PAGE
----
Coccolithophores in the Bering Sea
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Coccolithophores in the Bering Sea

September 16, 2007

The Bering Strait—the stretch of water between Siberia and Alaska—features some of the world's most productive ocean waters. This Sea-viewing Wide Field-of-view Sensor (SeaWiFS) image shows phytoplankton covering vast stretches of water. Phytoplankoton are microscopic plants that form the base of the marine food chain.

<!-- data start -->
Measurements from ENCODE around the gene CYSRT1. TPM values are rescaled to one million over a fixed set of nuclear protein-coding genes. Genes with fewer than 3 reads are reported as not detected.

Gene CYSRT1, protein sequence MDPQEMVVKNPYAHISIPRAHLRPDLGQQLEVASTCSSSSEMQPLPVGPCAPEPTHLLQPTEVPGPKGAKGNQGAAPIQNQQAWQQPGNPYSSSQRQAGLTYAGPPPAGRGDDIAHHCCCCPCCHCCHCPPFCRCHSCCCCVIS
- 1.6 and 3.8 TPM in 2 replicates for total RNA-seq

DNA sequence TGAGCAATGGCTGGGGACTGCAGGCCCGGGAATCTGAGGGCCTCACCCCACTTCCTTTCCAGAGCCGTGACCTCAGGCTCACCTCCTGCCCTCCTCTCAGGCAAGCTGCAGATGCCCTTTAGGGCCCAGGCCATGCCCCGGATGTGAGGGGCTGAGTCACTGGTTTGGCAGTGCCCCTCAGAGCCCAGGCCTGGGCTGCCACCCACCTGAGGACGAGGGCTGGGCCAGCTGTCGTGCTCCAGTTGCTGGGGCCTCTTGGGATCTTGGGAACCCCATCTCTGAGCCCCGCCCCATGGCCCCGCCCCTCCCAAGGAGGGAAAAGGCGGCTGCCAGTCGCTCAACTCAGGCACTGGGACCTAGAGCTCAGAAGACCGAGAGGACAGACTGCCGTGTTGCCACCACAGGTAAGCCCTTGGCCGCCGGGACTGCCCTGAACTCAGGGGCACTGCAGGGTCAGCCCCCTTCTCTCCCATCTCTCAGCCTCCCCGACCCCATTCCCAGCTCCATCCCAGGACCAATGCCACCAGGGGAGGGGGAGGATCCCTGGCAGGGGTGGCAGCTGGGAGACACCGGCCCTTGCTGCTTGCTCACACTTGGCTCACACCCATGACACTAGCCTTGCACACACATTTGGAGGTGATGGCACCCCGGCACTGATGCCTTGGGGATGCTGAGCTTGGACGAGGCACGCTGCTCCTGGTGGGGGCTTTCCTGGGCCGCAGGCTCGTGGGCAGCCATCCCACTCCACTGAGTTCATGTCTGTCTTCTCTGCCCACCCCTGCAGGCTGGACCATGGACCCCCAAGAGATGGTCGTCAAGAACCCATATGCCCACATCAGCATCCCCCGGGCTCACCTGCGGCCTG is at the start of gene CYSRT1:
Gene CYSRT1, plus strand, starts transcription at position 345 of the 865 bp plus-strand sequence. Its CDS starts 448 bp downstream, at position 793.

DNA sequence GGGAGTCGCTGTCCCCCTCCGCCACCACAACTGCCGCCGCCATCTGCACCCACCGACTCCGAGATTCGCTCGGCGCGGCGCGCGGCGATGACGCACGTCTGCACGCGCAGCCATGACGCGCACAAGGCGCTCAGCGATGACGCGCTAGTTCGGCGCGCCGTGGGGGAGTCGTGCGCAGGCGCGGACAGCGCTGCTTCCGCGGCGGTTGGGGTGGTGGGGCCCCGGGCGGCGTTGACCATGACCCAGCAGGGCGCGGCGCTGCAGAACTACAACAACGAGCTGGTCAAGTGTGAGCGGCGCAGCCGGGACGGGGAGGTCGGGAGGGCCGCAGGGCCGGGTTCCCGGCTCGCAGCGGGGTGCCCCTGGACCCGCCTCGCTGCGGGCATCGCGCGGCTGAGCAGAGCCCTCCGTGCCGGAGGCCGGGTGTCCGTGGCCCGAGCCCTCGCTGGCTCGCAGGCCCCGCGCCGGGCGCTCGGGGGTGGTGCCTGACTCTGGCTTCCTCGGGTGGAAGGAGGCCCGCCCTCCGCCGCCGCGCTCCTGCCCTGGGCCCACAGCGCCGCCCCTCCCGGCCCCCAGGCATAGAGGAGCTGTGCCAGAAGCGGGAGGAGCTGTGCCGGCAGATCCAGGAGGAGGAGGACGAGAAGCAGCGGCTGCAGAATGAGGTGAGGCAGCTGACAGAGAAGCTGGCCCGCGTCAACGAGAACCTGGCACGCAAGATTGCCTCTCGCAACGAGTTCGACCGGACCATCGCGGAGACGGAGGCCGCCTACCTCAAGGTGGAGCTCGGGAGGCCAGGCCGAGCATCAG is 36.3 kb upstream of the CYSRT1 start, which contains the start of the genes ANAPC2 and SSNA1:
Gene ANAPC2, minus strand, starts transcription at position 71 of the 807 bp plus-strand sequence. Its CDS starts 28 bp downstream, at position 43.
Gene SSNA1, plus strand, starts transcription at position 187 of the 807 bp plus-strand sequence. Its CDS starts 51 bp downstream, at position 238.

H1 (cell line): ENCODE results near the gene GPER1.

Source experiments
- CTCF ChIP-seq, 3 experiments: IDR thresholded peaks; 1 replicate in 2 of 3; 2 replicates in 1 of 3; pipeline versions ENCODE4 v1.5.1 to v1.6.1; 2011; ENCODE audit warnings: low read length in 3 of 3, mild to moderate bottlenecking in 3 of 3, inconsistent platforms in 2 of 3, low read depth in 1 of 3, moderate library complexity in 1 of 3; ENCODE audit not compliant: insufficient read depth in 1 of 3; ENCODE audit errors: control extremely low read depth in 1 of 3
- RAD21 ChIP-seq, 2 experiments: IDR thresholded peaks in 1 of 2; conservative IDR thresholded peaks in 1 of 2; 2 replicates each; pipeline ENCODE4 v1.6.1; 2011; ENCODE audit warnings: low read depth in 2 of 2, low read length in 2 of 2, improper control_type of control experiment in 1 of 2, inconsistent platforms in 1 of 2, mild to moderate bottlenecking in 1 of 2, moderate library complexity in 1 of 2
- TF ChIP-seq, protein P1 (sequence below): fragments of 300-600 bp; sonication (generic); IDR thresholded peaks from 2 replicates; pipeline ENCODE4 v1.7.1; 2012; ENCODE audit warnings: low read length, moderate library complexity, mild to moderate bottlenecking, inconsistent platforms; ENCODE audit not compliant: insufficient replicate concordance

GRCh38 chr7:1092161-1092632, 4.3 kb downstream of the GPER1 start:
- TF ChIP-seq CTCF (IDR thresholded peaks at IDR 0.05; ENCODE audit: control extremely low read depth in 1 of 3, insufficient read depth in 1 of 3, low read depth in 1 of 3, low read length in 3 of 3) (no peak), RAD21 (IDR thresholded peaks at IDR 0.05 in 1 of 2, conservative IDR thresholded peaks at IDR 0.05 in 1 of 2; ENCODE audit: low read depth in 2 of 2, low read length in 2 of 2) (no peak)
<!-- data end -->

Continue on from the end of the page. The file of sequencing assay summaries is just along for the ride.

The green water on the left features a high concentration of phytoplankton. On the right, off the west coast of Alaska, a bloom of a specific type of phytoplankton, coccolithophores, appears bright blue-green. Coccolithophores have white calcium-rich shells that reflect sunlight and brighten the water. The coccolithophore shells—coccoliths—have persisted in the Bering Sea since 1997, but appear to be fading.

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